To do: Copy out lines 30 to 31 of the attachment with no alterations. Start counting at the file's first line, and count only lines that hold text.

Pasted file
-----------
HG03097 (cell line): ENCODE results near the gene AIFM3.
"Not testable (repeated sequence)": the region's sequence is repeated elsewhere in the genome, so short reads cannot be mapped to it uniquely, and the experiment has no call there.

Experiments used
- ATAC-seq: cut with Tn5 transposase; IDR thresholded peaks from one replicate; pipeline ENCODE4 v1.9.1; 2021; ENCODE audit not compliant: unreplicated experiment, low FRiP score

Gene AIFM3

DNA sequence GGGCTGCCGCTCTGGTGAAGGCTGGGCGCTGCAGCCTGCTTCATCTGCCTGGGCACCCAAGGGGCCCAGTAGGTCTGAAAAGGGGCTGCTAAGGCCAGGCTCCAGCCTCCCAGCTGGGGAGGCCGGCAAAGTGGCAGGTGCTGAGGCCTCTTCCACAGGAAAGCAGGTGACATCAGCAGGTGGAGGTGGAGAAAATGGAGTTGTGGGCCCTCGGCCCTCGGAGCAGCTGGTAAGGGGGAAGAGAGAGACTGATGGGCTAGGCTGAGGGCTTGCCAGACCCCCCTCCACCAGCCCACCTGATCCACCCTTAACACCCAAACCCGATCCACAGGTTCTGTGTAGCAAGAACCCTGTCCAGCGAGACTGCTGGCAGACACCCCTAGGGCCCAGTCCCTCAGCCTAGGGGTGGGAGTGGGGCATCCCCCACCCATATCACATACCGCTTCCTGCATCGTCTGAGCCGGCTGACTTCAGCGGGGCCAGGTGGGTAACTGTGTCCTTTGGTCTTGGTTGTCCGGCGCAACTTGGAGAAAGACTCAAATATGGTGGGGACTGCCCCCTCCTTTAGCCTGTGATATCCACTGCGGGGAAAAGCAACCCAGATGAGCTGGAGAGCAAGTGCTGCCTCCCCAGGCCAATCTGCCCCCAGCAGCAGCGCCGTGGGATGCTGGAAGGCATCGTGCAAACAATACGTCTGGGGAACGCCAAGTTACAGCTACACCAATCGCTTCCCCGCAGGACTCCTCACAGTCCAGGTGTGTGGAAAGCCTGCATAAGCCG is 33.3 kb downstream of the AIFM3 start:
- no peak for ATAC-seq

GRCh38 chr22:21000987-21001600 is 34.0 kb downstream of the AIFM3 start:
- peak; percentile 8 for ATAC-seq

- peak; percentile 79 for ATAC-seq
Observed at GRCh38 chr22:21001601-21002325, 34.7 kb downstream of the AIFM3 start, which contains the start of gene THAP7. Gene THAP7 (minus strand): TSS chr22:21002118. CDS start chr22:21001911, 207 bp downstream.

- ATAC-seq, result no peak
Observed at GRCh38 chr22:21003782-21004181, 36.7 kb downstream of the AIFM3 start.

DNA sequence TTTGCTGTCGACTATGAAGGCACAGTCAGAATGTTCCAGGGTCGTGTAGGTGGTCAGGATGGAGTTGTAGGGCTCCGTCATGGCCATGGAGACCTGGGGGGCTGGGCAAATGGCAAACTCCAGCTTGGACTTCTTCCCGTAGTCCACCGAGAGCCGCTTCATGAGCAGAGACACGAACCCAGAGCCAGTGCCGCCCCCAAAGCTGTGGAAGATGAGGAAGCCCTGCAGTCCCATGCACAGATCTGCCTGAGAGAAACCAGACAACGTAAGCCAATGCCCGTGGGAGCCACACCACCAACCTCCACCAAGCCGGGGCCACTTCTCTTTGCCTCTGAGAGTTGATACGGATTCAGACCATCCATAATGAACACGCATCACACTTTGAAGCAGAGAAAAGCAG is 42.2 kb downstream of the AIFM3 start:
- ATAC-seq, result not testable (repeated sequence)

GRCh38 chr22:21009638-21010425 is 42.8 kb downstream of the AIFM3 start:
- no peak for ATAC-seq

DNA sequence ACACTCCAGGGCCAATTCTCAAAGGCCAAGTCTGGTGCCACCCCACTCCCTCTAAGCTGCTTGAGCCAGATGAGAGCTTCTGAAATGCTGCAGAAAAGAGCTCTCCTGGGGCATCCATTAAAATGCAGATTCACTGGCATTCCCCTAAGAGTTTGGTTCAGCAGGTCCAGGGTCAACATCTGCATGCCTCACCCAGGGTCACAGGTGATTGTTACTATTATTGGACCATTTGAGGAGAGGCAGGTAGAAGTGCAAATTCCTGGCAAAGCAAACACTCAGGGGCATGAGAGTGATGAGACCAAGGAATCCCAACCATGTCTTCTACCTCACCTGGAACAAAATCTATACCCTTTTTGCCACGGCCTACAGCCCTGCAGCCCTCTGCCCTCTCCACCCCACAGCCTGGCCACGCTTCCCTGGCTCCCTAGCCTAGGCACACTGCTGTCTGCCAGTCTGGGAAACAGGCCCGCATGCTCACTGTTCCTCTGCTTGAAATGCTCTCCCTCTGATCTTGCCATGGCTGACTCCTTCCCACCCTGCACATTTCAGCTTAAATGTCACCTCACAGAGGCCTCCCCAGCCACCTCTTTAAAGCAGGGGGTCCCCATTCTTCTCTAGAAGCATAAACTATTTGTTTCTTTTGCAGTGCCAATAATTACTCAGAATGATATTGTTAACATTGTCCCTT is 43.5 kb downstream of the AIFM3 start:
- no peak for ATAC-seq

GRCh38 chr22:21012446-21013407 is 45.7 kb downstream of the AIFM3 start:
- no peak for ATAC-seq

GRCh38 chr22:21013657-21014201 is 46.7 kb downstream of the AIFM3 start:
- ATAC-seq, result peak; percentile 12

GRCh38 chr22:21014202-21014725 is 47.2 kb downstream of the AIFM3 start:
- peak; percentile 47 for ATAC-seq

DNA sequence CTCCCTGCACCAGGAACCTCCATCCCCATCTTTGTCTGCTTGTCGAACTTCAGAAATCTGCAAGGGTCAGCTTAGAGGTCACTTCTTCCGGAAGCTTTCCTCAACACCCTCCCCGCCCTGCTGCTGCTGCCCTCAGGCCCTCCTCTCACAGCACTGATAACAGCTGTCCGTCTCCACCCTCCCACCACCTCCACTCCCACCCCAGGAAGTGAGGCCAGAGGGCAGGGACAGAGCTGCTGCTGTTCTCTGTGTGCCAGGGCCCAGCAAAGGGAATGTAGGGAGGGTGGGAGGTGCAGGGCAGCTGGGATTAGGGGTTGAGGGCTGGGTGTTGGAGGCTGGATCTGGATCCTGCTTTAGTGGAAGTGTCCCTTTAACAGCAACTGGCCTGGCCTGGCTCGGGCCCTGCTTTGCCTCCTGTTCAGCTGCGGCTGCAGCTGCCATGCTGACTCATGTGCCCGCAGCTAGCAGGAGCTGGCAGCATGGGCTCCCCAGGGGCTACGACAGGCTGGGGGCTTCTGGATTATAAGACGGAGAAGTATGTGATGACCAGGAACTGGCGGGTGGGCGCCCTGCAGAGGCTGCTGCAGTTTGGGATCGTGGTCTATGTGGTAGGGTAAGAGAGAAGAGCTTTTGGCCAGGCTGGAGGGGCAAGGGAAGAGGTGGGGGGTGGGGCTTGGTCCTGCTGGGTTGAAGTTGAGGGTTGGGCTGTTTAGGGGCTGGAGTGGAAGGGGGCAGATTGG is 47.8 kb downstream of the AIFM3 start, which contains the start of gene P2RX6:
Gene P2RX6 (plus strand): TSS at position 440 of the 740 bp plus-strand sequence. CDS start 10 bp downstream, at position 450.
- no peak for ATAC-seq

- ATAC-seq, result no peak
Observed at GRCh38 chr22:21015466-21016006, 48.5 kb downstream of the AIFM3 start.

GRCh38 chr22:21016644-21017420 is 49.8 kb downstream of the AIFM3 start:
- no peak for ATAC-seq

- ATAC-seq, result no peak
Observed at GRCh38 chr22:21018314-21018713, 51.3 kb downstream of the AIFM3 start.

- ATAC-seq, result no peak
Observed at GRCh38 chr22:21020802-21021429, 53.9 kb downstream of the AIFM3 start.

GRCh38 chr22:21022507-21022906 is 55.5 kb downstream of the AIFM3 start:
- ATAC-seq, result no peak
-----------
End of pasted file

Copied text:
Observed at GRCh38 chr22:21015466-21016006, 48.5 kb downstream of the AIFM3 start.

GRCh38 chr22:21016644-21017420 is 49.8 kb downstream of the AIFM3 start: